mexico launches new app to streamline asylum process amid surging numbers of asylum seekers
Mexico is set to unveil a new mobile application aimed at expediting its asylum process, addressing the unprecedented influx of asylum seekers the country is facing. The move comes in the wake of a similar app introduced in the United States, which faced severe criticism for its glitches and usability challenges. With the rising number of asylum applications in Mexico City surpassing those in Tapachula on the Mexico-Guatemala border, the Mexican government sees the app as a necessary tool to manage the overwhelming demand.
The Need for an App to Manage the Influx of Asylum Seekers
Andrés Ramírez, head of Mexico’s refugee assistance agency (COMAR), recently highlighted the necessity of implementing an app to effectively handle the surge in asylum requests. Ramírez expressed concern over the agency’s inability to cope with the increasing number of asylum seekers, stating, “We’re having so many people that we simply cannot cope.” During the first 18 days of May alone, Mexico City received more asylum applications than Tapachula, with 3,300 applications filed in Mexico City and 3,000 in Tapachula, according to Ramírez.
The upcoming app, referred to as the “pre-registration system,” will enable individuals to register their intent to seek asylum online, with the goal of expediting the processing of applications. Initially launching in Mexico City, the app is expected to expand to other areas in the future. Ramírez attributed the surge in asylum seekers in part to the end of Title 42 in the United States, which prompted many individuals to seek refuge in Mexico after their hopes of crossing the US-Mexico border were dashed by a new rule implemented by the Biden administration.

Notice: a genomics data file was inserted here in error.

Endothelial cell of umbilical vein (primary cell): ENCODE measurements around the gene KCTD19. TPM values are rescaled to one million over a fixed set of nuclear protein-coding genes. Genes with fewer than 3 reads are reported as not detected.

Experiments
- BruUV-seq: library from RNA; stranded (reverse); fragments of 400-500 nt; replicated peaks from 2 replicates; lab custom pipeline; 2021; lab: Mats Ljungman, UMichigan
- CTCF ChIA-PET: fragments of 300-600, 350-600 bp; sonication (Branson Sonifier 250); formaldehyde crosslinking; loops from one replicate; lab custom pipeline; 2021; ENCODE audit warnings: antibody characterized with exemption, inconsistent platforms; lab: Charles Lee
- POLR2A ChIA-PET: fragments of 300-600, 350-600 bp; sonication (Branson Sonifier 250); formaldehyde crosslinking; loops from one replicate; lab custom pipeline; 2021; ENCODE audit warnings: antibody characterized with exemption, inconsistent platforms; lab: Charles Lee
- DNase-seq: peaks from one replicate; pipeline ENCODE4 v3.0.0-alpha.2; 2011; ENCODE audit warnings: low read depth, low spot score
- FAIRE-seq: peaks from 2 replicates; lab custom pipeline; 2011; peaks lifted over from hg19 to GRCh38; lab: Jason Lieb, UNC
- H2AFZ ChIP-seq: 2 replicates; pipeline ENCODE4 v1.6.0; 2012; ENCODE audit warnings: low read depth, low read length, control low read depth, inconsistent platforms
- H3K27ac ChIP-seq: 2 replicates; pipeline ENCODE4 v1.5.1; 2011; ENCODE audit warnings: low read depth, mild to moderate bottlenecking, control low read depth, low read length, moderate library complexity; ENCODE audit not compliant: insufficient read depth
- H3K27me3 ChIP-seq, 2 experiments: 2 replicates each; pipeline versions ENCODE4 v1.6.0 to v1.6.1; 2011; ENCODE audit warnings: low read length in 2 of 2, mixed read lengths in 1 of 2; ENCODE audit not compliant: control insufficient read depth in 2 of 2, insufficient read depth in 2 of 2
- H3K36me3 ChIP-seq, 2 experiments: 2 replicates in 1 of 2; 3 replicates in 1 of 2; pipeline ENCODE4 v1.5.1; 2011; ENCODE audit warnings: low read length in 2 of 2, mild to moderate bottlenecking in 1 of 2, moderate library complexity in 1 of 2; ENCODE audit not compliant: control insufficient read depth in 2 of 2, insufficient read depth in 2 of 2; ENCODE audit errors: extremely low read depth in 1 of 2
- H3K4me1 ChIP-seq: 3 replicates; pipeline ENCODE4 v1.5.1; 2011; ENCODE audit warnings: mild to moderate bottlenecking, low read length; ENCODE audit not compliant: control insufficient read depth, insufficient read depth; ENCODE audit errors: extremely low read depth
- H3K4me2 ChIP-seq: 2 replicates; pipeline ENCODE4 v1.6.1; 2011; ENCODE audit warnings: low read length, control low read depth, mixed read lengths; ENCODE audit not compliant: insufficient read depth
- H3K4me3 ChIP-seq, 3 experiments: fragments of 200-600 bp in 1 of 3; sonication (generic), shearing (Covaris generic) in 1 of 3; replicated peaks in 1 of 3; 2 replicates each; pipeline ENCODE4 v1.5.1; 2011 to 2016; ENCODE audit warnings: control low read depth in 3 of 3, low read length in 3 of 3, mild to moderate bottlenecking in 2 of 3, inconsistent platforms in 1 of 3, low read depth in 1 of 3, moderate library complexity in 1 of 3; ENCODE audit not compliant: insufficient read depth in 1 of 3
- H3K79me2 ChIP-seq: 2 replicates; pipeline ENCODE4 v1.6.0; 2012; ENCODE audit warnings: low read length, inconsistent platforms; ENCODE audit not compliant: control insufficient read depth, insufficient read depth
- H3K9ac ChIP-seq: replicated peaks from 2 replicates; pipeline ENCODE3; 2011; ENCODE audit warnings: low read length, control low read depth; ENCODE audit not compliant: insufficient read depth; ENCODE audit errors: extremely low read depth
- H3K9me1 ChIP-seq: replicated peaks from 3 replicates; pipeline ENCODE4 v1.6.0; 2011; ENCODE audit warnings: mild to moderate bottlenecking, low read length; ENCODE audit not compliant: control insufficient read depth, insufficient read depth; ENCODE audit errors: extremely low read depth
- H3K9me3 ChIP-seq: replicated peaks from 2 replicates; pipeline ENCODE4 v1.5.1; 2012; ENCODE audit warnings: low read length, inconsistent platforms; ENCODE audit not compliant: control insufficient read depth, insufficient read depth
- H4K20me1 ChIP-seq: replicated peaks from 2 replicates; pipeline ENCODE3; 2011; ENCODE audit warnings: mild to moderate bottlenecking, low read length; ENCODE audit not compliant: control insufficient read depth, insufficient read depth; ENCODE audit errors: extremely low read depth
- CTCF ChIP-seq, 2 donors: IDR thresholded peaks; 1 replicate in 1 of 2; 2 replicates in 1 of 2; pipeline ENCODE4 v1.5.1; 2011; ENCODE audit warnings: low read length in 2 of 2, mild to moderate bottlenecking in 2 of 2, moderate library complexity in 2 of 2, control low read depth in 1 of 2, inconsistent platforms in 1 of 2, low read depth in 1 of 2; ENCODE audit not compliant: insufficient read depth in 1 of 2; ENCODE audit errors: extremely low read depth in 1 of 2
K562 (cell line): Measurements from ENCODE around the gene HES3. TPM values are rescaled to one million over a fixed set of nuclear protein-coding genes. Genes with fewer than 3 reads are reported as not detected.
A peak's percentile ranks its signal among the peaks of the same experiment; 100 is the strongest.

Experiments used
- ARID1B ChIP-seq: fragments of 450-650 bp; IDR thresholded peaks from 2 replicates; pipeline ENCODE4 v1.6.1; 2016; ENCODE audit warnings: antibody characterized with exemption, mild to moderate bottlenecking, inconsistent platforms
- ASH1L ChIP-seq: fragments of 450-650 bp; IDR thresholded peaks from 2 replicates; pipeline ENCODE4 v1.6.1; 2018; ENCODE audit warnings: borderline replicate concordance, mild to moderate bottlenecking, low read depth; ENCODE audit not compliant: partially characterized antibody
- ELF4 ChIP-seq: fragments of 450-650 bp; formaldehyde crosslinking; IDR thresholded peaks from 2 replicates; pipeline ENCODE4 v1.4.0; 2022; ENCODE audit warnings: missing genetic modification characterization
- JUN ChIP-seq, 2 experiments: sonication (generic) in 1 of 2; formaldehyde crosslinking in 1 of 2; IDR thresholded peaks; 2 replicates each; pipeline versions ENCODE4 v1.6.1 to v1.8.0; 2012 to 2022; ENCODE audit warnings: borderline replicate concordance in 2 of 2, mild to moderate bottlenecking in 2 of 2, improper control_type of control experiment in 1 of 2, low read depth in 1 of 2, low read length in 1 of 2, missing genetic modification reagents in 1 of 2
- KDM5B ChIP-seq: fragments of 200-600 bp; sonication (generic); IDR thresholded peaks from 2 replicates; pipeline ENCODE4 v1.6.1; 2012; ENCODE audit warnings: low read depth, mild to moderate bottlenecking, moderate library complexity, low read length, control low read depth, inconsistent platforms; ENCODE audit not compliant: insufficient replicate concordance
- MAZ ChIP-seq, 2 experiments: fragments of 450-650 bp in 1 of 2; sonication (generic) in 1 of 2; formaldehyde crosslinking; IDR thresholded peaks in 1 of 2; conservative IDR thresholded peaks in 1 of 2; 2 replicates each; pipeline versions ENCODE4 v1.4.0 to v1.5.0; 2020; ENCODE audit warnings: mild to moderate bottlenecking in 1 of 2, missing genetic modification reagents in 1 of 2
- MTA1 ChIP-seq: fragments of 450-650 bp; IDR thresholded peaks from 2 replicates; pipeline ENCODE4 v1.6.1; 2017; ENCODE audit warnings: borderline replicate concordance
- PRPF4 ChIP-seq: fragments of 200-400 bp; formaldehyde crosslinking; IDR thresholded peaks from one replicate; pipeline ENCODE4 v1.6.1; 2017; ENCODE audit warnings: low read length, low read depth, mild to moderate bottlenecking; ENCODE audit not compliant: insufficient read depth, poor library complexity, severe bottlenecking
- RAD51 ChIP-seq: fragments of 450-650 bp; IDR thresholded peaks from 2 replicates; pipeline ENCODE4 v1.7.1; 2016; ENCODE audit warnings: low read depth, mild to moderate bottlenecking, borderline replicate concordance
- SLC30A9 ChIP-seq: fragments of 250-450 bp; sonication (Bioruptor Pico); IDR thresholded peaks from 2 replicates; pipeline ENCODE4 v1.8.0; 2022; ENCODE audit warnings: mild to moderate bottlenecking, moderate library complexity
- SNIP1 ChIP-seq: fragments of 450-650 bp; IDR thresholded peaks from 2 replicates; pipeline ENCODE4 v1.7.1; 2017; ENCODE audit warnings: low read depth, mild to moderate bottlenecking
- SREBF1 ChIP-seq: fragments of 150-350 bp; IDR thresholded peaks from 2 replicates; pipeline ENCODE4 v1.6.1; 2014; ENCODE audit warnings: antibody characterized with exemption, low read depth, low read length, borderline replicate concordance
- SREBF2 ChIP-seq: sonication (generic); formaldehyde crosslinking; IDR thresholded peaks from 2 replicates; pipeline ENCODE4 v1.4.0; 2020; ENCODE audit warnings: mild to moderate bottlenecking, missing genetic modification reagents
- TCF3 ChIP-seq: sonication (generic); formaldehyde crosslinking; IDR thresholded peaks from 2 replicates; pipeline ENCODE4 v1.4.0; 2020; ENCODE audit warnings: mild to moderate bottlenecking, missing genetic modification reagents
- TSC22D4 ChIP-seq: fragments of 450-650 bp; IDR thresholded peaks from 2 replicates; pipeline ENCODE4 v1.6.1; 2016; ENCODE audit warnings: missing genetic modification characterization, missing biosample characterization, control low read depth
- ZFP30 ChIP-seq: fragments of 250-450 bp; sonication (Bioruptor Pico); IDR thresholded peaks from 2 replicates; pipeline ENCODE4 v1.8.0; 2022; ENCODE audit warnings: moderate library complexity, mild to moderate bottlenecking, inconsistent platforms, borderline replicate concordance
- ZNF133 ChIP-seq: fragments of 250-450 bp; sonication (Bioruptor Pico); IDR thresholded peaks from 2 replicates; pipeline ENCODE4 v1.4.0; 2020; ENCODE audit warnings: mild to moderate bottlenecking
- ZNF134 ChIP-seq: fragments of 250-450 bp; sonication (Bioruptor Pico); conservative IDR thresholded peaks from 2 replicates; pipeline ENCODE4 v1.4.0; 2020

Lessons from the US CBP One App and the Criticisms
The app developed by the US Customs and Border Protection (CBP) called CBP One faced intense criticism from immigrant advocacy groups. Concerns were raised regarding accessibility for migrants who lacked smartphones, limited internet access, language barriers, and the app’s facial recognition technology’s handling of darker skin. Nevertheless, CBP defended the app’s effectiveness, stating that over 79,000 individuals have scheduled appointments since its launch in January 2023. In response to the criticisms, CBP revamped the app to address some of the concerns and expanded its availability to people in central Mexico, not just those on the US-Mexico border.
Mexico’s Approach and Experts’ Warnings
Mexico’s asylum software application shares similarities with the US CBP One app, with individuals initiating the process by submitting their information online. However, there is a significant difference: Mexico’s app allows individuals to apply for asylum from within Mexican territory. Despite this distinction, immigration experts caution against relying solely on apps in the asylum process. Kica Matos, president of the National Immigration Law Center, argued, “You shouldn’t have to schedule an appointment when you’re running for your life.”
Matos, who witnessed the use of the CBP One app firsthand, labeled it a “logistical and humanitarian failure” that should not be replicated by Mexico or any other country. She stressed the plight of migrants who faced dangerous conditions while waiting in Mexico and experienced glitches, facial recognition issues, and language barriers. Aid groups have also expressed concerns about the unsustainable number of migrants waiting in Mexico City for their asylum claims, emphasizing the challenges of overcrowded shelters and the lack of basic necessities.
The Current Situation and Future Projections
As of May 18, over 56,000 individuals had sought asylum in Mexico since the beginning of the year, according to Ramírez. Based on this trend, COMAR anticipates receiving a record-breaking 140,000 asylum applications by the end of the year. The top nationalities seeking asylum in Mexico include Haitians, Hondurans, Cubans, Venezuelans, and Salvadorans, with Angolans being the only non-Western Hemisphere nationality among the top ten, according to COMAR data. Mexico’s decision to launch a new app to expedite the asylum process reflects the country’s need to manage the overwhelming number of asylum seekers. While drawing lessons from the US CBP One app, Mexico aims to create an application that addresses the unique challenges faced by migrants within its own borders. However, experts and advocacy groups caution against relying solely on apps for asylum processing, emphasizing the importance of fair and humane systems that prioritize the rights of asylum seekers in a 21st-century world